Monthly Archives: February 2023

21st Tacoma Homicide of 2021: Soohui Kim

On the last night of her life, 42-year-old Soohui Kim went to a casino with her friend. It was September 21, 2021. They left in the early morning hours of September 22nd. Her friend fell asleep. Soohui had some ‘clear’ she wanted to sell. ‘Clear’ is slang for a kind of methamphetamine. She knew someone who wanted to buy it but he wasn’t someone she’d ever sold to before. She exchanged a few text messages with the man before agreeing to meet in the parking lot of an apartment complex in the 4500 block of South Puget Sound Avenue.

Around 4:30am, a few minutes before Soohui and her friend arrived in her SUV, the man she was texting with pulled up in a Honda and met with two other men. Those men waited for Soohui to pull up. Soohui’s friend woke up when they pulled into the parking lot. Moments later, the two men approached the vehicle from behind and fired 5-6 shots into the vehicle. Soohui immediately pulled out of the parking lot and drove away. Her friend had been grazed by a bullet. Soohui had been shot twice and crashed into a telephone pole on South 47th and Pine. Her friend ran to a nearby convenience store and called 9-1-1, but Soohui Kim was dead by the time first responders arrived becoming the twenty-first homicide of 2021.

With the help of witnesses, video surveillance, and cellphone data, police were able to identify, arrest, and charge the three men responsible for Soohui Kim’s murder.

I wasn’t able to find much about Soohui Kim’s life, friends, or family, but I know that she was more than someone who sold drugs. It’s all too easy for some to dismiss people involved in criminal activity as nothing more than criminals, but all of us are more than the worst things we’ve done. Soohui Kim had friends and family who will never hear her laugh again. They have a hole in their lives that will never be repaired. It is a loss they will simply get used to with time.

As always the comment section is reserved for those who knew Soohui Kim and would like to share thoughts or memories of her.

-Jack Cameron

TacomaStories is always free. If you’d like to support our work, you can donate at this link. Thank you.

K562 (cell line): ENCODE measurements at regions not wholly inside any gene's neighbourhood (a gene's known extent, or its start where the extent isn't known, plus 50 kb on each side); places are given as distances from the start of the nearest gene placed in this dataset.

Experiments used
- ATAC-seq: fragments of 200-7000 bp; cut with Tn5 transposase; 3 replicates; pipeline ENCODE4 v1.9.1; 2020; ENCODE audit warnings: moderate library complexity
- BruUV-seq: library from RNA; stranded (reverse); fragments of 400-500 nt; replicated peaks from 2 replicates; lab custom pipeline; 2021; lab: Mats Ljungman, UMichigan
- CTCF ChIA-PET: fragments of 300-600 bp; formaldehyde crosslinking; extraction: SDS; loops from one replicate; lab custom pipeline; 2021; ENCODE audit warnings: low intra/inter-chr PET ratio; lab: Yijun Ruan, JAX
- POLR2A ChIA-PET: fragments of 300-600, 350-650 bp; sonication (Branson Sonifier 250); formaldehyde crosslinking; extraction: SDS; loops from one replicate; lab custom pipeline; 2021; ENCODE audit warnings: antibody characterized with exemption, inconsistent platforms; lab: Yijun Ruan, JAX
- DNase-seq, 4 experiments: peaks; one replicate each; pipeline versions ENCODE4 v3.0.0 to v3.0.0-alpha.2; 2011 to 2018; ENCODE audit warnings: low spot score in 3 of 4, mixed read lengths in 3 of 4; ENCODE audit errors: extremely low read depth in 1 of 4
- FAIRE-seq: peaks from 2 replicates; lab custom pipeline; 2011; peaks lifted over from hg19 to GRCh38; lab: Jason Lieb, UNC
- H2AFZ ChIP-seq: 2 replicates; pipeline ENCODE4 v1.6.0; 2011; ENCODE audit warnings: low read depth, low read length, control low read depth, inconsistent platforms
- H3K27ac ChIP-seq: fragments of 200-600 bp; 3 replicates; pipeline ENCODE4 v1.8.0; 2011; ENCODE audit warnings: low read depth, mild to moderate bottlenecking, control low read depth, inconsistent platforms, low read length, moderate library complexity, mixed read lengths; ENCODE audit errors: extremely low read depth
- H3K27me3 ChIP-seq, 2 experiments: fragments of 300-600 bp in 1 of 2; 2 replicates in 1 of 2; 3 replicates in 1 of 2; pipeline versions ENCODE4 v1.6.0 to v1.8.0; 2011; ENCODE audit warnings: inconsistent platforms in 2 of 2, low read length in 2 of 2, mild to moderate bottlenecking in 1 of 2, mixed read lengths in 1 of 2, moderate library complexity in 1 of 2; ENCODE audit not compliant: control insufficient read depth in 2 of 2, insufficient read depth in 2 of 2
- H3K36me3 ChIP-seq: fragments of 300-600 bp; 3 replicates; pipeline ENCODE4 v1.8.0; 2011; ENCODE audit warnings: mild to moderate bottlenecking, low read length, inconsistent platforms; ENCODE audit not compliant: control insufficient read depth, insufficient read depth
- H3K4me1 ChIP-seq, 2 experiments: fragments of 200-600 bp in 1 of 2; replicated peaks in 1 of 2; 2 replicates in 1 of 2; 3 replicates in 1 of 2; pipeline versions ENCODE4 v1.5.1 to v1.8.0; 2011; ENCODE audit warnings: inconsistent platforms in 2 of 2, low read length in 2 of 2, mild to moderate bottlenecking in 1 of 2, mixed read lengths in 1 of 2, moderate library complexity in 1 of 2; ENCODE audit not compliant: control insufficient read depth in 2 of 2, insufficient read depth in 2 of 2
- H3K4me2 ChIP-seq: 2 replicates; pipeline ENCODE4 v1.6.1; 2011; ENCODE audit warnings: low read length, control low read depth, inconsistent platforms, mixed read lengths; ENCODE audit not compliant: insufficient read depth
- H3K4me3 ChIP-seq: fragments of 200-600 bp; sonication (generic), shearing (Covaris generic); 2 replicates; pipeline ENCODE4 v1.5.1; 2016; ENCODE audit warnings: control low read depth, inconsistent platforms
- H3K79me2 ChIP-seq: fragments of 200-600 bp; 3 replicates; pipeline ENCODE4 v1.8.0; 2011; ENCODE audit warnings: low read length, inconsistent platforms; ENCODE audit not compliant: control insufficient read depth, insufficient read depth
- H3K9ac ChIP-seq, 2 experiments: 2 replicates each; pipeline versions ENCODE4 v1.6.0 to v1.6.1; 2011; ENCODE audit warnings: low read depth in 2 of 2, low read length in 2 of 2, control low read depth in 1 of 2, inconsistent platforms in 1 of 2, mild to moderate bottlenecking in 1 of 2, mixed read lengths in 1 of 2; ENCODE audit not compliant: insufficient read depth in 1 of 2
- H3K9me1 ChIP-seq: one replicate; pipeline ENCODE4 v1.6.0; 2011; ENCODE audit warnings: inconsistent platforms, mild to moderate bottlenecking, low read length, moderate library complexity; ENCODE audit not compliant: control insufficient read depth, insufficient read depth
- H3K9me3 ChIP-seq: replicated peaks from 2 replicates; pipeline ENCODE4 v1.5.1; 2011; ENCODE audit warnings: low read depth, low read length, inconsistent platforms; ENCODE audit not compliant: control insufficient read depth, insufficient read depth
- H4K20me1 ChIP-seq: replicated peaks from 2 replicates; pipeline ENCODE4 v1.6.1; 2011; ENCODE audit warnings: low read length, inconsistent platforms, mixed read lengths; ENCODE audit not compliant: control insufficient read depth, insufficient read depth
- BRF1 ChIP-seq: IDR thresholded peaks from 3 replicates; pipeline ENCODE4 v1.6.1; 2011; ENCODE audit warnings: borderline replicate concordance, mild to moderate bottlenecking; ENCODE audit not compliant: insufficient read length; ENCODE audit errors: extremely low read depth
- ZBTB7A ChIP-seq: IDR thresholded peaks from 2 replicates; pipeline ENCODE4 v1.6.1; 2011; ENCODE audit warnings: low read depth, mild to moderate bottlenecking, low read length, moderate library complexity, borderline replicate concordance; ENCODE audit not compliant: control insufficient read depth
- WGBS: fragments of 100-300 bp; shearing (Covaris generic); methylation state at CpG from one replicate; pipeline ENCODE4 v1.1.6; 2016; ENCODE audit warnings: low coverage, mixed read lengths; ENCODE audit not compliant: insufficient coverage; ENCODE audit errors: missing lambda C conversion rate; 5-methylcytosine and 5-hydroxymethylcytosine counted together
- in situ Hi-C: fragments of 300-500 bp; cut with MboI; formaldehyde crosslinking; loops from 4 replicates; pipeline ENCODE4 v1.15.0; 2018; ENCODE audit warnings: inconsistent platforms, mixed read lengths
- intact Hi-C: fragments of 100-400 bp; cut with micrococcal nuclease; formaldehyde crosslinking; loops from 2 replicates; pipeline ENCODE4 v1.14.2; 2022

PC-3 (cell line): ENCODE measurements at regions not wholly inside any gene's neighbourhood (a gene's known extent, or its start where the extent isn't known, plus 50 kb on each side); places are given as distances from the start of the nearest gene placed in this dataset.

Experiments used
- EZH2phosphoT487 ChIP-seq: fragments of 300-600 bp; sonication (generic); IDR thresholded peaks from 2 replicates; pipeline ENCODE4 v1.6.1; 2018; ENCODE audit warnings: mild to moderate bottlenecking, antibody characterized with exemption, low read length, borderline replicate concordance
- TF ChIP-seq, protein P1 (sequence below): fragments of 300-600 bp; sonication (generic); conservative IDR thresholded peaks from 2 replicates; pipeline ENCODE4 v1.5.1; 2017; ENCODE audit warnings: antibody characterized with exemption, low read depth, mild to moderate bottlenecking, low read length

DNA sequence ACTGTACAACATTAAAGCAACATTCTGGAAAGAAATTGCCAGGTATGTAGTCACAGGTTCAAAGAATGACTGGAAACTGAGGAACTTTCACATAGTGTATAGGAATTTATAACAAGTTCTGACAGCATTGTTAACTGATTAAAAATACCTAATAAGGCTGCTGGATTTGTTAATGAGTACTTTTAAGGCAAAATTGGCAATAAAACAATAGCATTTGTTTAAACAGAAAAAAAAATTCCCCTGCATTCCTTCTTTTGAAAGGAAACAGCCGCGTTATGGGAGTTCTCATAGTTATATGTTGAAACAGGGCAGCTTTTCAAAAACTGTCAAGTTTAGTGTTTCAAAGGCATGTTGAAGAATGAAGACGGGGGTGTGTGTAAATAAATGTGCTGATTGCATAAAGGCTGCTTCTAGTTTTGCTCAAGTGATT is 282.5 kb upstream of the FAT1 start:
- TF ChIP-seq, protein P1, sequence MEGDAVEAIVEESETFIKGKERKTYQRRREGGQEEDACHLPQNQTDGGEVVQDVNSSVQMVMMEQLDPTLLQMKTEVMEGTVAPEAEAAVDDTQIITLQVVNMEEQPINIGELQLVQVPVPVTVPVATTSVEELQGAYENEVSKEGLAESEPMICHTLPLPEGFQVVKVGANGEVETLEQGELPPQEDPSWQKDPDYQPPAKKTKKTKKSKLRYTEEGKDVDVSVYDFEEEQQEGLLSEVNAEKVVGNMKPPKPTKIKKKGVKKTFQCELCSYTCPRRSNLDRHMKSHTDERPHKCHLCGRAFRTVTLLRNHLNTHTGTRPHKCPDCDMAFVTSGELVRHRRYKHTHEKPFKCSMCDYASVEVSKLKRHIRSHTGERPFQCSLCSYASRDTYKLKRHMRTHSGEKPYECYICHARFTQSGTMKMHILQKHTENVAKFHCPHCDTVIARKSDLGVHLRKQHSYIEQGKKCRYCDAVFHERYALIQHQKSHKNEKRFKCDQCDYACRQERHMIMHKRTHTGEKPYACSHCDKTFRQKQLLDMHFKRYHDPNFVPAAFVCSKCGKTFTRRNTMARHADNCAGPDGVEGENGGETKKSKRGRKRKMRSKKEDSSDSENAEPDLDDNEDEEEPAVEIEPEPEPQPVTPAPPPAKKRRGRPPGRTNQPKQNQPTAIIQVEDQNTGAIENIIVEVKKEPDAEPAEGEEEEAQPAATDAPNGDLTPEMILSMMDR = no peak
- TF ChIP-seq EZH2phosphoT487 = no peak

20th Tacoma Homicide of 2021: Rikki Lynn Millerup

On the morning of September 6, 2021 a 49-year-old man with severe mental illness entered a gym in the 9700 block of Pacific Avenue. He asked about a membership and then attacked the clerk before leaving. Shortly after that altercation, about a block away he encountered 40-year-old Rikki Lynn Millerup, a homeless woman who stayed in a tent near there. He cut her throat then stabbed her ten more times. The man then stole her wallet and debit card from her backpack. A friend of Rikki’s saw her in her tent that morning but assumed she was passed out until he saw her in the same position hours later and called authorities. She was dead when first responders arrived becoming the twentieth Tacoma homicide of 2021.

Rikki’s killer was found hiding in bushes shortly after.

I was unable to find much information about Rikki Lynn Millerup. This is fairly common when the victim is homeless. People say she was a nice person.  In situations like this I’m forced to rely on thoughts and memories of people who knew the victim to fill in what isn’t available. This is why the comment section is moderated and reserved for those who knew Rikki and want to share the stories of the person they’ve lost.

– Jack Cameron

TacomaStories is always free. If you’d like to support our work, you can donate at this link. Thank you.